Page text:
Saturday 14 May 2011

Made from the heart, feeding the belly

Something I love to do in Cape Town is check out the latest in locally-created arts and crafts. What's being sold on pavements, at traffic lights, in market stalls, and what's made it into the shops? When resources are few and making ends meet is a daily struggle, inventiveness and creativity become a life support for many. Scrap metal, telephone wire, plastic bags, paper clips and fabric scraps are transformed into as many different functional and decorative objects as the imagination can dream of.

Can you guess what this dress is made from?

No? Sorry, you'll have to wait until later in this post to find out! ...

People with the means to do so have been quick to spot the commercial value of supporting struggling craftspeople with talent. But how much of the profits return directly to the artists and their communities?

Heartworks (above and below) has been a favourite place for me and my daughters for ages. Started by Margaret Woermann, with the intention of promoting "artworks made by the heart, but with the ultimate objective of feeding the belly", giving talented but marginalised people the opportunity to earn a living,  she travels all over the country looking for talent. As well as finding stock for her shops she develops relationships with many crafters that help them grow their businesses.

A new discovery for us on this trip was T Bag Designs, right next door to the township of Imizamo Yethu, in a corner of this historic building in Hout Bay ...

... where a group of 20 previously unemployed township residents work on a collective creative project making artefacts exclusively from used tea-bags.

Friendly and welcoming Russell Chitanda, above left, showed us around their workshops. As this group has become better known, local residents of Hout Bay and even people from far-off countries (Hillary Clinton was one well-known visitor) send or bring in stashes of used tea-bags. The dried tea-bags are  (clockwise from left below) emptied out, ironed flat, painted and/or cut out in shapes ...

They're then decorated, glued, embossed, embellished in a hundred different ways to make cards, notebooks, découpage boxes, coasters, tea-light holders, placemats, wrapping paper ... even the dress in the first pic above!

(Did Hillary buy the card at bottom right, above?)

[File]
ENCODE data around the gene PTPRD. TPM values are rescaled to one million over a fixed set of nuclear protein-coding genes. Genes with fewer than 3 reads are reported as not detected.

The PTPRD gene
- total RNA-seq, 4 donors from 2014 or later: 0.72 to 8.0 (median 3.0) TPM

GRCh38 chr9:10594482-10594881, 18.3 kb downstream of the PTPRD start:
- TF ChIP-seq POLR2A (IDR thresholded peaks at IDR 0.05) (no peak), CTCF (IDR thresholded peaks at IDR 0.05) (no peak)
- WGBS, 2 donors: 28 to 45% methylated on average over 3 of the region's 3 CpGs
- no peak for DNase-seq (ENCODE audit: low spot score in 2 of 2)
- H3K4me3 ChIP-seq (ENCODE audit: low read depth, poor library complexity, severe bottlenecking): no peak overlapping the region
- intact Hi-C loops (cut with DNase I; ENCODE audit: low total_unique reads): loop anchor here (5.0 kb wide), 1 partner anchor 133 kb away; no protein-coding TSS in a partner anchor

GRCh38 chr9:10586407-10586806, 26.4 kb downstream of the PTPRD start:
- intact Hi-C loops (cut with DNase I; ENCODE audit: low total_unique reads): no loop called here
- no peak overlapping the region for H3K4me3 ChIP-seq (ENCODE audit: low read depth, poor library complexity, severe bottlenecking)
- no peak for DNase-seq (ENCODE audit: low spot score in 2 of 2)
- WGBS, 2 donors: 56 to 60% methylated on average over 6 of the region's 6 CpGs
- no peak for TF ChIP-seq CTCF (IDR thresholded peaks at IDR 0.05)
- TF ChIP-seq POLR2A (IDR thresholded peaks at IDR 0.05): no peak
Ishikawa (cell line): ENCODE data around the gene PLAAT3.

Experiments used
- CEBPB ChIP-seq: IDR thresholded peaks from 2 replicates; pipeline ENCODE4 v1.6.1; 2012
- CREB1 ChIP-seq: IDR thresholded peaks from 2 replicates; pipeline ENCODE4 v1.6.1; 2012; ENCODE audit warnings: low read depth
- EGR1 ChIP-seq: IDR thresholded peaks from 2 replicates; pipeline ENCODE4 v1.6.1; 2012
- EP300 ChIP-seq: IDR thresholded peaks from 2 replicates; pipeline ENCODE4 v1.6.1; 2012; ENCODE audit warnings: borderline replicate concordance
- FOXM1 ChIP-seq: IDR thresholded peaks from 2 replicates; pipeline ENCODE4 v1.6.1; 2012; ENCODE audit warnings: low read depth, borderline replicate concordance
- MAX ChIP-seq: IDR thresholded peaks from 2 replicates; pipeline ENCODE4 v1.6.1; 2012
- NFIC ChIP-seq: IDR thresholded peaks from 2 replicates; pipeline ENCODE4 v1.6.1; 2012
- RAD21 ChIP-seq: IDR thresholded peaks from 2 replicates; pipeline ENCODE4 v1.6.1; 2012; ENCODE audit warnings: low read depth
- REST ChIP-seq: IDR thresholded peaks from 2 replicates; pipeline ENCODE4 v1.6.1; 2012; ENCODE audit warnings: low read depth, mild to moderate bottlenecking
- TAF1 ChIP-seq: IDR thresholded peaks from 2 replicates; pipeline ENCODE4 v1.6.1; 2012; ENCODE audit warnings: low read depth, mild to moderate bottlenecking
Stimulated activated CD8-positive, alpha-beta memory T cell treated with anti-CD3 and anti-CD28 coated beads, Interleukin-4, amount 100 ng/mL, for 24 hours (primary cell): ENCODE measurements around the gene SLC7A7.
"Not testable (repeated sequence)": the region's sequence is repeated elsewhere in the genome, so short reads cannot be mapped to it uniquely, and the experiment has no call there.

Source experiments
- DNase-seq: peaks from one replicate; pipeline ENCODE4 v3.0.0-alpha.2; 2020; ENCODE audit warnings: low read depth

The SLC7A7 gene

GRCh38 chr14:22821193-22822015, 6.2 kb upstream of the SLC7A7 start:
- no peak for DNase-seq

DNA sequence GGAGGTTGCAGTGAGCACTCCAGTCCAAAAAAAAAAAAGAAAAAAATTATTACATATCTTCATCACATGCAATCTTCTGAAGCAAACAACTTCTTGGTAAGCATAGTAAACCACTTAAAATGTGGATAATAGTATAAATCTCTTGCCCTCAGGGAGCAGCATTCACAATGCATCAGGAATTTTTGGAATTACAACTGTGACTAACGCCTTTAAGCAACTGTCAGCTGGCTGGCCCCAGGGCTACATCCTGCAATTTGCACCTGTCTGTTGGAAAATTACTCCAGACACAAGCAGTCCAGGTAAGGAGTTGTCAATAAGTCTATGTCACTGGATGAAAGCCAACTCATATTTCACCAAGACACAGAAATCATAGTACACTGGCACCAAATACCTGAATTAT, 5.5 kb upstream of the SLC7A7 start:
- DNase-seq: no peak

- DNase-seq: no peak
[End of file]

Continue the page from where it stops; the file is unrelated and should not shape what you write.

Finished products are sold in the factory shop, above, as well as at the craft emporium at Cape Town's Waterfront. I think my favourite of all are these delicate, hanging tea-bag angels ...

You can find out more about the people who make TBag Designs work over here. And just a few more organisations that promote South African craft fairly and responsibly (as far as I know) and have beautiful products include Monkeybiz, Montebello (will be a later post), and Streetwires. To read and for photos that inspire, look at Shack Chic (and here), or Craft South Africa. Go take a look - you might get as hooked as I am ...


  1. What a fabulous idea! I LOVE all of it. First, I thought the dress was made of wood chips. The card designs are incredible. What a bunch of creative artisans. Thanks for posting this very unusual and talented group.

  2. Karen, reading this post has just made me so glad that I ever entered into the wide world of blogging, and that somehow we have connected.

    I love seeing how people with wit and artistic eyes can turn any material into something to be treasured.

    These tea bag capturers are a fantastic example of spinning straw into gold.

    Over the past decades, I have had many ideas about South Africa, and would love to go into greater details with you in a quieter place. Your posts have really given me a great update.

    I thank you so much, and do hope we can continue the conversation.


  3. Necessity being the mother invention has inspired such talented makers. As a card maker, I take it so much for granted that if I need supplies I only have to click a few buttons and supply a few numbers and hey presto!

    Very humbling yet uplifting post Karen.

  4. Just amazing! And so creative!
    I love it all!!!
    Unfortunately we never see anything like here. Would definitely buy here and there to support these talented people.
    Thanks for your wonderful posts Karen.


Related Posts with Thumbnails